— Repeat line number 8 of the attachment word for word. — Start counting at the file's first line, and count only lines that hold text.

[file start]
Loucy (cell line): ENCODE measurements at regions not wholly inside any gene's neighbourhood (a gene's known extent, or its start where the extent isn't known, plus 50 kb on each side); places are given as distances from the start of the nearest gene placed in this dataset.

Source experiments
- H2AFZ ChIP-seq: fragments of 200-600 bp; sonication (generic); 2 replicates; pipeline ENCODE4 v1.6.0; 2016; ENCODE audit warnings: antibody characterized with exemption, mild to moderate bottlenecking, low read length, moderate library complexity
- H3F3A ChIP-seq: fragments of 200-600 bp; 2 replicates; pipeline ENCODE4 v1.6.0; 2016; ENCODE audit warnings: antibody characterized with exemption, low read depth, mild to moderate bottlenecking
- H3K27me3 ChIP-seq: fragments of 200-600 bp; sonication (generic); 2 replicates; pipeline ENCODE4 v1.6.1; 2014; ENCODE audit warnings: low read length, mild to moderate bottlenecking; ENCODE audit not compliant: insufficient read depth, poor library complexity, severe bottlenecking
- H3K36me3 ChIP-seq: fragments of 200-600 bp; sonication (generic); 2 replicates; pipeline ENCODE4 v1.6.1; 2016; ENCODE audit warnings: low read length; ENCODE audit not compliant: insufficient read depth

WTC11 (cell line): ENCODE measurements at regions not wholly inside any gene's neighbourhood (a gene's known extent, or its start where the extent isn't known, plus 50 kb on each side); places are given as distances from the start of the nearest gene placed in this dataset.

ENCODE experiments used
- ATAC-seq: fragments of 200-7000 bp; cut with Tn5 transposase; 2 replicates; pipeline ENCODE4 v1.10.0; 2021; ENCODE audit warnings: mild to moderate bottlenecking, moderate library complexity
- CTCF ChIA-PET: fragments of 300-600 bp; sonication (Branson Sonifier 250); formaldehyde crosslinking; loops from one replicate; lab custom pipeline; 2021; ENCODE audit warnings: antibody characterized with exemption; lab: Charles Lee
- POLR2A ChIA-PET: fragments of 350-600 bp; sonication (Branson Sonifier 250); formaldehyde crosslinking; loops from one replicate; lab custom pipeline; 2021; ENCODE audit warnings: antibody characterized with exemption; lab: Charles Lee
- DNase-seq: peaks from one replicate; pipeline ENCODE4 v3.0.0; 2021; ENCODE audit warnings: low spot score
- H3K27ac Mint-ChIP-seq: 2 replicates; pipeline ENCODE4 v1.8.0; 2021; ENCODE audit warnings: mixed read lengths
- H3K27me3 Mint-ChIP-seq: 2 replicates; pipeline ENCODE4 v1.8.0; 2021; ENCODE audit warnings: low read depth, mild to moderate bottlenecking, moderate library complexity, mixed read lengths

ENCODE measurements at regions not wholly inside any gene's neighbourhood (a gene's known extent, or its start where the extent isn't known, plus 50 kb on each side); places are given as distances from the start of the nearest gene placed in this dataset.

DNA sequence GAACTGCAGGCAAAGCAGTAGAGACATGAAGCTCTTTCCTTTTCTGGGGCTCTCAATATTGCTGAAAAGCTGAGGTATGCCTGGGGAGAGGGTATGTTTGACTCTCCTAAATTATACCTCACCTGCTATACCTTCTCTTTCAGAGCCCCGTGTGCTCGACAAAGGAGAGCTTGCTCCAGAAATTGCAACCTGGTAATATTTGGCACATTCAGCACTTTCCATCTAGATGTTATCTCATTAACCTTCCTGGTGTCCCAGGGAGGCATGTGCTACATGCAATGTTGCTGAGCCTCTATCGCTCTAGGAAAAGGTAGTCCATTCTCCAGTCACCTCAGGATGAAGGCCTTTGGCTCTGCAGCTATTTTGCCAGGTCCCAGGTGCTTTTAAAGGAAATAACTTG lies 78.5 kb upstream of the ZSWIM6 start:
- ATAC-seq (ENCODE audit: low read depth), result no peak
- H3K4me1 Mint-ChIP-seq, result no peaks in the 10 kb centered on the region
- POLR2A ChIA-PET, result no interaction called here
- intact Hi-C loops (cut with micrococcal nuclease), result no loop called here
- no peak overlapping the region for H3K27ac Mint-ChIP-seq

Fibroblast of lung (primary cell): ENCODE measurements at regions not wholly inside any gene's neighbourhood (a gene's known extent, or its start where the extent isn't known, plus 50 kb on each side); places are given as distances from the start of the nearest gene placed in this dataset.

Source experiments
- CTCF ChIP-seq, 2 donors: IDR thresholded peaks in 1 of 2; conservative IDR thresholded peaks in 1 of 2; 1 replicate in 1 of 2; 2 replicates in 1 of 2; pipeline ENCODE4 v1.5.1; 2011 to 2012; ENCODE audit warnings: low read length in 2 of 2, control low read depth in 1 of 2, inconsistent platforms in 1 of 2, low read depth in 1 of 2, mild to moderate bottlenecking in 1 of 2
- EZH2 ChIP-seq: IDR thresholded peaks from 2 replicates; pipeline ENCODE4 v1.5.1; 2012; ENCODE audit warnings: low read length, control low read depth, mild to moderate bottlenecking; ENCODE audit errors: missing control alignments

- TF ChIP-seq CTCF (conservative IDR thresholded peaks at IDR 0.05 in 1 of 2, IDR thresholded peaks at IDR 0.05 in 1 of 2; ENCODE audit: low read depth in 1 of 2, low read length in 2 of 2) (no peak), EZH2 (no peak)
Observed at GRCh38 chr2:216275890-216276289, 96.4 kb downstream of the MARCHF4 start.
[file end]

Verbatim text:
ENCODE experiments used